“Sun Life for one recently announced its interest in finding a suitable life and annuity target in the U.S.,” said a February 6 bulletin from Tamiko Toland of Annuity Insight, a publication of New York-based Strategic Insight, which quoted a Sun Life source saying that “We have people on both sides of the border beginning to think about [acquisitions] and starting to take action.”
“The list of potential buyers includes Ameriprise, MetLife, [and Canada-based] ManuLife,” Toland reported. “Prudential, which itself applied for TARP funds, mentioned its history of acquisition during ‘choppy markets’ in its fourth quarter earnings call.”
“Prudential has proven itself adept at capitalizing on distribution and manufacturing synergies, making the possibility of a merger real despite financial circumstances that would deter many other companies. MetLife, which has been interested primarily in international targets, would consider a domestic acquisition in the right circumstances,” Toladn wrote.
In October 2007, Toronto’s Financial Post cited ManuLife as a possible suitor for Lincoln National Corp. or Principal Financial Group, based in Cedar Rapids, Iowa, whose stock price was down 85% as of March 1. But the Canadian dollar was much stronger against the U.S. dollar at that time.
Analysts cautioned that in a buyers’ market, prospective sellers might fail to get a good price. That applies to companies with long-term weaknesses that already wanted to sell as well as to companies that are forced to sell because they’re short of capital. “The pricing is just not going to be attractive,” said John Nigh, a managing principal at TowersPerrin.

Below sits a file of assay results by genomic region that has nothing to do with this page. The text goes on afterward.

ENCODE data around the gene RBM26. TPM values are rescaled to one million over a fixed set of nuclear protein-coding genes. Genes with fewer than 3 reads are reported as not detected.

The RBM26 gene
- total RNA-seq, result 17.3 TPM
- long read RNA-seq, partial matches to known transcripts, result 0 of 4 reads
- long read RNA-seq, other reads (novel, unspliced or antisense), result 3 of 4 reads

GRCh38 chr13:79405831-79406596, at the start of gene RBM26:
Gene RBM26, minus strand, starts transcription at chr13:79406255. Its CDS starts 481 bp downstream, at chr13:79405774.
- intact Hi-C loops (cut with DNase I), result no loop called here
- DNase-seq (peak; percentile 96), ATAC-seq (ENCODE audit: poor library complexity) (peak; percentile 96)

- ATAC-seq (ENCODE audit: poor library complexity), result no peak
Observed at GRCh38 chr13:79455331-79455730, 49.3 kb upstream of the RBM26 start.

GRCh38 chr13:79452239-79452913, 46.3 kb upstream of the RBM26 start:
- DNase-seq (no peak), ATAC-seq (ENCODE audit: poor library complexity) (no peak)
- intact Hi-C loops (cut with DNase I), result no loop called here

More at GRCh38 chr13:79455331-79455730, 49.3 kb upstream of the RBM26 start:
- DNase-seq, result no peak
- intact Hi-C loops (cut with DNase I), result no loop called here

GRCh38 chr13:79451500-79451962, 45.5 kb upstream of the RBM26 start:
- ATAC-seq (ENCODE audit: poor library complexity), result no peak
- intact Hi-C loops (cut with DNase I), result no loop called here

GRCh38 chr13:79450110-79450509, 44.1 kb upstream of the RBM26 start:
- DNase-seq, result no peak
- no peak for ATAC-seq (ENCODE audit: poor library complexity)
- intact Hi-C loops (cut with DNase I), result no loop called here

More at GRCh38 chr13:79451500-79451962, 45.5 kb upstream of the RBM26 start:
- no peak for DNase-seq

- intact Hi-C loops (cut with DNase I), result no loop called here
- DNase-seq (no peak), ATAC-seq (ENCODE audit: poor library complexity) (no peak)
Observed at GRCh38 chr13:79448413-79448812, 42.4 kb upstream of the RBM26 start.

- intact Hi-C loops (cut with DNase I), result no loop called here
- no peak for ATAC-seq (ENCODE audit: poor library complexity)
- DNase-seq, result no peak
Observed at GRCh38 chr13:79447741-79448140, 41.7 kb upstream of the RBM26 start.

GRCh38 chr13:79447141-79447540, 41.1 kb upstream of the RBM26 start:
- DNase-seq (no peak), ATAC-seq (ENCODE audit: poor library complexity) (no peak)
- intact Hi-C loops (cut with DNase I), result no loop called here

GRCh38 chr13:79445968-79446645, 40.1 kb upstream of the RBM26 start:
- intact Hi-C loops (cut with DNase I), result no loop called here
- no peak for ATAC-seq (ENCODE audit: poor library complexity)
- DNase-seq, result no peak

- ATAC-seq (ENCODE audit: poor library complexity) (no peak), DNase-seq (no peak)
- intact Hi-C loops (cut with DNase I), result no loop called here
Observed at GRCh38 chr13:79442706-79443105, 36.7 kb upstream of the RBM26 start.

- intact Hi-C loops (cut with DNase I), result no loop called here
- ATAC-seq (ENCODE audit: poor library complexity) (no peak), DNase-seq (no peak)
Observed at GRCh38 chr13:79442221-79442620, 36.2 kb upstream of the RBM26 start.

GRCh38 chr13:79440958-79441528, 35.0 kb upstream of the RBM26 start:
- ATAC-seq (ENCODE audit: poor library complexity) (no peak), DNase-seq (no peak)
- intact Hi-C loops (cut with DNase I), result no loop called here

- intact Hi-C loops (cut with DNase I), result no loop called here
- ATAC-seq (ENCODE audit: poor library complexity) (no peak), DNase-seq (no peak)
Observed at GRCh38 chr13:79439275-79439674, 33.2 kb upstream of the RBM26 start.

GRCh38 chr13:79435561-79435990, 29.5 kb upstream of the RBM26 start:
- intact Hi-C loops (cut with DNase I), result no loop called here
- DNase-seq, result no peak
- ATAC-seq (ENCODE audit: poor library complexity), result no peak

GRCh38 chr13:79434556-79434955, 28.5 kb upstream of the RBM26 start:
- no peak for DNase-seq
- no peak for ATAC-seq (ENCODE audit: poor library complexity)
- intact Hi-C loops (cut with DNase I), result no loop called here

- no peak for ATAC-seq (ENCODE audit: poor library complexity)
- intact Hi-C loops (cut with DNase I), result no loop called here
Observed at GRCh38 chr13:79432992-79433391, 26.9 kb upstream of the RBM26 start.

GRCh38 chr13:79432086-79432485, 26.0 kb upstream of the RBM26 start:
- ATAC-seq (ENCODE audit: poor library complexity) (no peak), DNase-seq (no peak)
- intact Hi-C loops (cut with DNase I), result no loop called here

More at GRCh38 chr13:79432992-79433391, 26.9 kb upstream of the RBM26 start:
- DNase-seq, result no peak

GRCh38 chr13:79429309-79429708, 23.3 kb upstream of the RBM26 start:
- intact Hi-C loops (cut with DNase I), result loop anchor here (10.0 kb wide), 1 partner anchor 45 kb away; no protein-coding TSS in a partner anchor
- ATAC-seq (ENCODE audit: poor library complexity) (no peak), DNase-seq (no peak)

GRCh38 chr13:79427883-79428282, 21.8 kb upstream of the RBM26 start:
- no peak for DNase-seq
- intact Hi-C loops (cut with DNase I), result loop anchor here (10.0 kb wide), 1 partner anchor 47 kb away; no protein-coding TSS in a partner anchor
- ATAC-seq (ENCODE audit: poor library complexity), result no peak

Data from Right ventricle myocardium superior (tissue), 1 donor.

A shrinking life insurance industry might not hurt the consumer, one analyst said. Even in 2004, Nigh believed there were too many insurance companies. “I expected to see consolidation whether we had economic travails or not,” he said. “I think the current economic environment will merely force or accelerate some of the consolidation we needed.”
He doesn’t think pricing will be any less competitive from a consumer perspective. “I don’t see any impact on the consumer,” he added. “We have about 500 life insurance companies. There’s no way we need that many. Even if we went from 500 to 100, that’s still a lot of competition.”